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Tackling the UK's air quality crisis

Tackling the UK's air quality crisis

Calor Gas

4 min read Partner content

Environment, Food and Rural Affairs (EFRA) committee chair Neil Parish MP joined stakeholders from the energy sector including Calor Gas, to discuss the questions of improving UK air quality and reducing emissions.


Chair of Parliament’s Environment, Food and Rural Affairs (EFRA) committee Neil Parish MP said that at least 40,000 deaths per year in the UK are linked to air pollution and air quality prompting his committee to look into this critical issue.

The committee’s report on the matter found a “need to reduce emissions in industry”. It also identified 40 “air pollution hot spots” in cities across the UK.

Mr Parish called for the Government to contemplate tax breaks for greener and cleaner vehicles, or introduce a scrappage scheme for the oldest and most polluting diesel vehicles.

He congratulated the commercial vehicle drivers and hauliers who already used fuel with Adblue in it to reduce harmful particulates getting into the atmosphere. However, not enough vehicles had adopted this cleaner fuel alternative, so air quality was still poor in the most deprived and run down parts of inner cities which tended to be in the 40 hot spots.

Parish flagged the growing numbers of hybrid cars in the UK. He urged taxis and buses to look to this model to reduce their emissions and encouraged the Government to offer “both carrots and sticks” incentives to tackle this issue.

Paul Blacklock from Calor Gas backed Mr Parish’s call to update the taxi fleet in London which has 22,000 vehicles to ensure these are as clean as possible. Off the back of the existing DfT funded project in Birmingham which converts existing diesel taxis to LPG – saving carbon, improving air quality and reducing running costs.

Parish called on industry - especially the agricultural sector - to reduce their emissions and adding: “Industry needs to be given incentives to move to a carbon neutral system”.

Janine Freeman from UK Power Reserve said air pollution cannot be attributed to one industry and that “it needs to be tackled across many industries”.

Freeman noted a considerable improvement in the small power stations constructed by the UK Power Reserve, required to meet sporadic energy demand when clean energy sources like wind and solar are not plentiful. Five years ago she said these plants were diesel driven, but now they are powered by cleaner gas technologies and even cheaper to build and maintain.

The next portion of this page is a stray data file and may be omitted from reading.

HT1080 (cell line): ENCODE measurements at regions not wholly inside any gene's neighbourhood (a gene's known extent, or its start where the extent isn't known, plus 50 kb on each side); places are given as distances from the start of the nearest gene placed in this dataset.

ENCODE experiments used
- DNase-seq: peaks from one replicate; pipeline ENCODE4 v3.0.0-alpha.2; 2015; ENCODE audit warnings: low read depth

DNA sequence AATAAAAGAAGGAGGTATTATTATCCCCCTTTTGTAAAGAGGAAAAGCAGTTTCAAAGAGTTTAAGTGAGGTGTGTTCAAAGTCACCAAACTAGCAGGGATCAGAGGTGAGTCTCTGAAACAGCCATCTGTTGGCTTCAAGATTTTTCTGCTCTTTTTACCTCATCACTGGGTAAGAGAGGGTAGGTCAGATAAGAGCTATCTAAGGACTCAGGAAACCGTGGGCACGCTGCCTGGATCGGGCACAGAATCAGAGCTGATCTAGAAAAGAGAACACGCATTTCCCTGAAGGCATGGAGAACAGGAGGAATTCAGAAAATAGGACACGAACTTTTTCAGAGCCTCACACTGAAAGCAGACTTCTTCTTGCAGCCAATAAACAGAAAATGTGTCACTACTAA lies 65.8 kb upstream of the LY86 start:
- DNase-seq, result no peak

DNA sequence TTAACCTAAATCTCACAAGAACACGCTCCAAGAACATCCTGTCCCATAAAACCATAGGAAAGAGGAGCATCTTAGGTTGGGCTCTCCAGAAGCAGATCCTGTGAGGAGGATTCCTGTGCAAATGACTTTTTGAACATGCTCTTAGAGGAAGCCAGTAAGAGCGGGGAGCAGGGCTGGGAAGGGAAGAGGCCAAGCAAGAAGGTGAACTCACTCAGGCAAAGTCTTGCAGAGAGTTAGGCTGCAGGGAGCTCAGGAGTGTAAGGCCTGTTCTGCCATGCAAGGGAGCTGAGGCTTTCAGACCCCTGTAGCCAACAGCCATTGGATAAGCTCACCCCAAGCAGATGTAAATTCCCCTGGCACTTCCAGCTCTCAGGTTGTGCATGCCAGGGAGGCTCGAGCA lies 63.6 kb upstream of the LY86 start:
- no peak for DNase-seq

Freeman called for policy stability to ensure investors could get a return from their investments, which often takes as long as 40 years. She also called for “whole system thinking: joining up heat, power and transport schemes.”

She touched on the issue of Brexit, noting that it presented “some risk” but concluded that, “all parties have stuck to the direction of travel – decarbonisation”.

Paul Blacklock from Calor Gas said that whilst 75% of Calor’s business is supplying gas to people and businesses in the countryside, a lot of the remaining 25% was transport, hence the interest in air quality.

He said that whilst there are clear targets on climate change under the 2008 Act and detailed 2050 targets, the air quality problem needs solving “now”.

Blacklock quoted a recent statistic issued by the World Health Organisation (WHO) which stated that 90% of people in the UK are breathing unclean air according to WHO limits.He concluded that whilst city clean air zones were important to improve air quality in cities like London, Manchester, Bristol and Liverpool, that there needed to be a standardised approach across the cities so that industry could provide solutions.

Michael Lunn from the Environmental Industries Commission said that more needs to be done to educate children “so they understand air pollution and can bring these issues back to their families.”

Lunn also called for the construction sector to clean up and modernise the non-road mobile machinery which usually diesel powered, and contributes to nearly 40% of emissions.

He added that the 60th anniversary of the 1956 Clean Air Act could be the opportunity for an updated Act to address the problem of air quality especially in UK cities.

Speakers also raised the question of planting more trees to combat pollution, and of reducing heavy fuel oil where this is still used in whisky production in rural Scotland for example. A panellist referred to the London Mayoral election and argued that Sadiq Khan had won because tackling air quality was his primary campaign priority.

Lunn called for a cross departmental approach in Government to tackle air pollution and improve air quality, not least because of different departmental priorities: “Defra has the will but not the money to tackle this. The Department for Transport has the money, but not the will”

Neil Parish MP concluded that a lot more needs to be done to improve air quality and added that the Government was “literally in the dock on this issue” having been found to have broken air quality regulations and limits following persistent campaigning by environmental groups.                                                    

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